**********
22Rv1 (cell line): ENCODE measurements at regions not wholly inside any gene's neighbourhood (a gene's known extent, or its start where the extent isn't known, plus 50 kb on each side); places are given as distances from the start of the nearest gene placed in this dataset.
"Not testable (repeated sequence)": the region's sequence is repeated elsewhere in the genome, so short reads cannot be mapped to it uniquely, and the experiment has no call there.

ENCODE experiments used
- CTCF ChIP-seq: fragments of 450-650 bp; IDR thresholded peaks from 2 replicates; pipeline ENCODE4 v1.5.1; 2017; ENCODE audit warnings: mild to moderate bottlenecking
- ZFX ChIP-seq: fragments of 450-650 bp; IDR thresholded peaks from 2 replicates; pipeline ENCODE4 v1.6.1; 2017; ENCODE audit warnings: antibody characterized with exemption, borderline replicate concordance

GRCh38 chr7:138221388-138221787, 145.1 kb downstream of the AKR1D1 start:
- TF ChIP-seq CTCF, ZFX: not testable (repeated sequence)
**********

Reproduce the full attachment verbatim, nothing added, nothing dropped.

22Rv1 (cell line): ENCODE measurements at regions not wholly inside any gene's neighbourhood (a gene's known extent, or its start where the extent isn't known, plus 50 kb on each side); places are given as distances from the start of the nearest gene placed in this dataset.
"Not testable (repeated sequence)": the region's sequence is repeated elsewhere in the genome, so short reads cannot be mapped to it uniquely, and the experiment has no call there.

ENCODE experiments used
- CTCF ChIP-seq: fragments of 450-650 bp; IDR thresholded peaks from 2 replicates; pipeline ENCODE4 v1.5.1; 2017; ENCODE audit warnings: mild to moderate bottlenecking
- ZFX ChIP-seq: fragments of 450-650 bp; IDR thresholded peaks from 2 replicates; pipeline ENCODE4 v1.6.1; 2017; ENCODE audit warnings: antibody characterized with exemption, borderline replicate concordance

GRCh38 chr7:138221388-138221787, 145.1 kb downstream of the AKR1D1 start:
- TF ChIP-seq CTCF, ZFX: not testable (repeated sequence)